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Results and Implications of the First Forward Capacity Market Auction National Town Meeting on Demand Response June 3, 2008 Henry Yoshimura Director, Demand.

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Presentation on theme: "Results and Implications of the First Forward Capacity Market Auction National Town Meeting on Demand Response June 3, 2008 Henry Yoshimura Director, Demand."— Presentation transcript:

1 Results and Implications of the First Forward Capacity Market Auction National Town Meeting on Demand Response June 3, 2008 Henry Yoshimura Director, Demand Resource Strategy ISO New England Inc.

2 2 Forward Capacity Market Procure enough capacity to meet New Englands forecasted Installed Capacity Requirement (ICR) three years in the future. Promote new investment by providing a long-term (up to 5 year) commitment to New Supply and Demand Resources. Allow new capacity projects to compete in the market and set the price: –Select a portfolio of Supply and Demand Resources through a competitive Forward Capacity Auction (FCA) process: Proposed resources must be pre-qualified to participate in the auction. Proposed resources must participate and clear in the auction to be paid for capacity. © 2008 ISO New England Inc.

3 3 Summary of FCA #1 The first FCA was held February 4-6, 2008 as scheduled: –39,155 MW of qualified new and existing demand- and supply- side resources competed. –Procurement met regional ICR (i.e., 32,305 MW) for Commitment Period. Capacity market clearing price –FCA starting price was $15.00/kW-mo. –FCA ending price was $4.50/kW-mo. Floor price negotiated as part of Settlement Agreement. Over 1,800 MW of new resources cleared the auction, including both Supply and Demand Resources. © 2008 ISO New England Inc.

4 4 New Resources Cleared in FCA-1: Markets Have Shown Demand Resources to be a Cost- Effective Resource Values represent MW and percent © 2008 ISO New England Inc.

5 5 Notes: RTDR = Real-Time Demand Response RTEG = Real-Time Emergency Generation. All RTEG is treated as existing resources in the auction. Use of RTEG resources to meet the Installed Capacity Requirement is limited to 600 MW – the 600 MW cap has not been applied on this table. 2,279 MW counting towards ICR = 2,554 MW less 275 MW of excess RTEG that cleared in FCA#1. FCA#1 Demand Resource Cleared MW by Measure Type and Load Zone – TOTAL (Existing and New) LOAD ZONE Distributed Generation Fossil Fuel Distributed Generation Renewable Energy Efficiency RTDR & Load ManagementRTEGTotal Cleared MW CT ME North East MA (NEMA) NH RI South East MA (SEMA) VT West/Central MA (WCMA) Grand Total © 2008 ISO New England Inc.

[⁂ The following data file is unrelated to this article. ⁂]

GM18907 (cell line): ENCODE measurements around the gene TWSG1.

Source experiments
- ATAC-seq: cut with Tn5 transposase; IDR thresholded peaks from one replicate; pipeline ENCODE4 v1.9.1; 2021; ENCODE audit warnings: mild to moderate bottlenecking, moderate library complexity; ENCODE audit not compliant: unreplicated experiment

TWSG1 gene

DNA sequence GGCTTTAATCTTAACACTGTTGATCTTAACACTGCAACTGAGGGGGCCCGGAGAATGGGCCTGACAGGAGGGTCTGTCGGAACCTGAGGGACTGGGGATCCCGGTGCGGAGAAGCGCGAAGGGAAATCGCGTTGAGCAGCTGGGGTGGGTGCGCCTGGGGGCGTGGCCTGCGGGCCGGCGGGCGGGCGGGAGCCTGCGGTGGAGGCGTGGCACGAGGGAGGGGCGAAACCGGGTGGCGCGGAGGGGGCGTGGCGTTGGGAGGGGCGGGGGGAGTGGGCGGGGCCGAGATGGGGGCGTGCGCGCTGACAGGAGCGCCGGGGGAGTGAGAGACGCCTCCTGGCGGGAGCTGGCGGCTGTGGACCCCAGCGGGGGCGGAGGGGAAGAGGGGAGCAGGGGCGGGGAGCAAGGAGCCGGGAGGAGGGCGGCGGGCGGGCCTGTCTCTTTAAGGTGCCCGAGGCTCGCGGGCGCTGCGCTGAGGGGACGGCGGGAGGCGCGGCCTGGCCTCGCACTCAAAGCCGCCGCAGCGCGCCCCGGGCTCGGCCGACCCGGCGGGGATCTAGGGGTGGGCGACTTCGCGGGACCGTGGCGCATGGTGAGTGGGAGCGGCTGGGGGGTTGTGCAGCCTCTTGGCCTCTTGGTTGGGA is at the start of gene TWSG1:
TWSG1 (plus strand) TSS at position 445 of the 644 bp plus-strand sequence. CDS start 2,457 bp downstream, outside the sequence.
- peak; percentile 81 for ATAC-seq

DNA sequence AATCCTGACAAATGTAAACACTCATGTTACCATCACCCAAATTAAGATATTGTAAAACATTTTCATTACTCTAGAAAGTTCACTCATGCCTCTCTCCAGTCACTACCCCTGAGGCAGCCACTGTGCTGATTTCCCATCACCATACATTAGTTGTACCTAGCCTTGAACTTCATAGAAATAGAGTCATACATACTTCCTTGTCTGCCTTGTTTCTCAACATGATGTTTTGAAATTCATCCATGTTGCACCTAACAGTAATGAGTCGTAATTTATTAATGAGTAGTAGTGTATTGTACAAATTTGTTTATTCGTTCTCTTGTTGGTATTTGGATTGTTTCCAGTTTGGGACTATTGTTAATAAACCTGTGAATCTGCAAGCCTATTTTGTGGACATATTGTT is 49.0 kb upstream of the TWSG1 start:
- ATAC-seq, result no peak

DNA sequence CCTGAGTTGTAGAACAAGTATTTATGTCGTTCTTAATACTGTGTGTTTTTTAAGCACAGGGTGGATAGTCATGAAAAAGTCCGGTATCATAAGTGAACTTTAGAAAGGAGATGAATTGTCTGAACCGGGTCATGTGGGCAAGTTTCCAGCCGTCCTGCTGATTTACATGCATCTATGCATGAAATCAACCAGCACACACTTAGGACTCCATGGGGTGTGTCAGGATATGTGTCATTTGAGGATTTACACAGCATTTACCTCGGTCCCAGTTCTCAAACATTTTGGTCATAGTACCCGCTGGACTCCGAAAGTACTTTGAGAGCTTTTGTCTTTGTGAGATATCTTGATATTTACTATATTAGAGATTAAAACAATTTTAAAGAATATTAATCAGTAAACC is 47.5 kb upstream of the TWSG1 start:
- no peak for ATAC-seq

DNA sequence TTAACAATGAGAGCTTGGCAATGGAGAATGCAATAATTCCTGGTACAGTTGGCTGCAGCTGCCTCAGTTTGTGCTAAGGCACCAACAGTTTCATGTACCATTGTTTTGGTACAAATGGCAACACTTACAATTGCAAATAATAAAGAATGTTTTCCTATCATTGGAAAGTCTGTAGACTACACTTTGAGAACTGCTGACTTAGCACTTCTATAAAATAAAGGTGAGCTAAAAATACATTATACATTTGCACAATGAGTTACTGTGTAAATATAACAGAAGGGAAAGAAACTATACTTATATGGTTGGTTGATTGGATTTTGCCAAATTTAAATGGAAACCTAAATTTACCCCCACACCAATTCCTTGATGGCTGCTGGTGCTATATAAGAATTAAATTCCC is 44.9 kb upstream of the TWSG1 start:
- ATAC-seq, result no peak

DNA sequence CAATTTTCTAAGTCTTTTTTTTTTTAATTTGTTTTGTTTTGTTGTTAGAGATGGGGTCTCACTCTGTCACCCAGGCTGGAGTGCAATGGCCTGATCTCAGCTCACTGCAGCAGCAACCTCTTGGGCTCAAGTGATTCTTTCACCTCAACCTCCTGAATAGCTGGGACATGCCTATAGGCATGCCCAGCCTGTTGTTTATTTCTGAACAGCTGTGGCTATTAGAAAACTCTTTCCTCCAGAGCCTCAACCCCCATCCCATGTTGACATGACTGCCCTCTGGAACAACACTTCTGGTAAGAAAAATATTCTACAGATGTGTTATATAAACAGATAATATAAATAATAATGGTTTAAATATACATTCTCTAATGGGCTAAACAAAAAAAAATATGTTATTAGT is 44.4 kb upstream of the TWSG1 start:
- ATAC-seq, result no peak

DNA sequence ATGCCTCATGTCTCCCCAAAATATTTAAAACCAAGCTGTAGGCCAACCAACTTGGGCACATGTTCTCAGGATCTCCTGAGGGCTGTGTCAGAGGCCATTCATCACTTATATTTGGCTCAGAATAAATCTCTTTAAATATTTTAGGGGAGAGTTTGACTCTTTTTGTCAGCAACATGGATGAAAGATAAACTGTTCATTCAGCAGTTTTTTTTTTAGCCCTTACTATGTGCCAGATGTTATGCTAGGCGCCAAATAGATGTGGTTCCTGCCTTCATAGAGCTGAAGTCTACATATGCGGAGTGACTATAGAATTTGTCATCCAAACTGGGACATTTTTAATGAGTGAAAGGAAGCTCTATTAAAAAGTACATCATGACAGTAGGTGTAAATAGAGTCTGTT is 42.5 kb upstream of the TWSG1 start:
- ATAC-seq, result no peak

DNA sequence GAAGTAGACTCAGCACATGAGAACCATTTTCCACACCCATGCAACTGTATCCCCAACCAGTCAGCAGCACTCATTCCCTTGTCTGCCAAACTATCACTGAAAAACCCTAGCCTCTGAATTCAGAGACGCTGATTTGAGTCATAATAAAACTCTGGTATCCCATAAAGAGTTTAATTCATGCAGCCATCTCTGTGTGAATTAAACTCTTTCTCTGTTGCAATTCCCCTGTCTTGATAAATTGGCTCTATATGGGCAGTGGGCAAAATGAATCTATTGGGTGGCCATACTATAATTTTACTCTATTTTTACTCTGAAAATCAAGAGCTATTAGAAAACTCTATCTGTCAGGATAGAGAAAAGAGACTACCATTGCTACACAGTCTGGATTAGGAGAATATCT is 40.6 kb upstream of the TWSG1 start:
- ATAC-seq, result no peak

6 6 Observations FCM worked as designed. –Attracted significant investment in new resources while maintaining needed existing resources. –Allowed Demand Resources to compete with generation resources. Demand Resources are a significant and growing proportion of New Englands total capacity. –Almost twice as many New Demand Resources cleared (1,188 MW) compared to New Supply Resources (626 MW) in FCA #1. –Including Existing Demand Resources, a substantial amount of Demand Resource capacity cleared in FCA #1: 2,554 MW. –Interest in participating in FCA #2 among New Demand Resource projects continues to be substantial: 1,781 MW. FCA #2 to be held in Dec 08. © 2008 ISO New England Inc.

7 Challenges for the Future Demand Resources are now replacing a significant amount of Supply Resources. –Indicates that FCM was successful. More Demand Resources sooner than expected: The total of Demand Resources in FCA #1 and those showing interest in FCA#2 is over 4,200 MW –This would represent approximately 12% of ICR in the 2011/12 commitment period. –Active DR would represent approximately 9% of the ICR in the 2011/12 commitment period. The large amount of Active DR – i.e., Real-Time Demand Response – clearing in FCA #1 and expressing interest in FCA #2 raises operations and planning questions. 7 © 2008 ISO New England Inc.

8 Operable Capacity Analysis – Observation #1 As the quantity of Active DR increases, the dispatch frequency increases. 8 © 2008 ISO New England Inc.

9 Operable Capacity Analysis – Observation #2 Active DR Will Be needed during Off Peak months. –Increasing amounts of DR displace generation. –DR needed when generators are unavailable. © 2008 ISO New England Inc. 9

10 Operable Capacity Analysis – Observation #3 There Are Few Hours When 100% Of Active DR Is Needed. 10 © 2008 ISO New England Inc.

11 Operable Capacity Analysis – Observation #4 In Extreme Load Conditions, More Active DR Will Be Called Upon For More Hours. 11 Comparison of 50/50 and 90/10 Forecasts August 2011 (Intermediate Case) 50/50 Forecast90/10 Forecast # of Hours Load & Operating Reserve exceeds Available Generation 3986 Corresponding # of Days in August 89 Maximum # of Consecutive Days in August 55 Average MW that Load and Operating Reserve exceeds Available Generation 8352,843 Maximum MW that Load and Operating Reserve exceeds Available Generation 2,3844,504 © 2008 ISO New England Inc.

12 Next Steps As Active DR grows, the frequency of dispatch increases. –If the performance of Active DR diminishes in response to a higher frequency of dispatch, system reliability will diminish. –Active DR resources have not been tested under the FCM performance requirements and the frequency of dispatch expected in 2011/12. A strategy is needed to balance the goal of allowing Active DR to freely participate in the FCM with the risk that higher participation of Active DR in the FCM may impact system reliability. Continue stakeholder process to these issues. 12 © 2008 ISO New England Inc.


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